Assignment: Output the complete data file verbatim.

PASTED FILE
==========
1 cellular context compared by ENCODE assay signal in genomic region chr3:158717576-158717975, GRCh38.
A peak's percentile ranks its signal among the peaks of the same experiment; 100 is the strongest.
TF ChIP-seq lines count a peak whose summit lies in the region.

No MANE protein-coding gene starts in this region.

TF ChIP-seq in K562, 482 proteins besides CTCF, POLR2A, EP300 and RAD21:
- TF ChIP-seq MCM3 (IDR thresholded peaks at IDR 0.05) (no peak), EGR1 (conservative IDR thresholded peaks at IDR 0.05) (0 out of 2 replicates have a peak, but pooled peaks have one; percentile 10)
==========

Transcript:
1 cellular context compared by ENCODE assay signal in genomic region chr3:158717576-158717975, GRCh38.
A peak's percentile ranks its signal among the peaks of the same experiment; 100 is the strongest.
TF ChIP-seq lines count a peak whose summit lies in the region.

No MANE protein-coding gene starts in this region.

TF ChIP-seq in K562, 482 proteins besides CTCF, POLR2A, EP300 and RAD21:
- TF ChIP-seq MCM3 (IDR thresholded peaks at IDR 0.05) (no peak), EGR1 (conservative IDR thresholded peaks at IDR 0.05) (0 out of 2 replicates have a peak, but pooled peaks have one; percentile 10)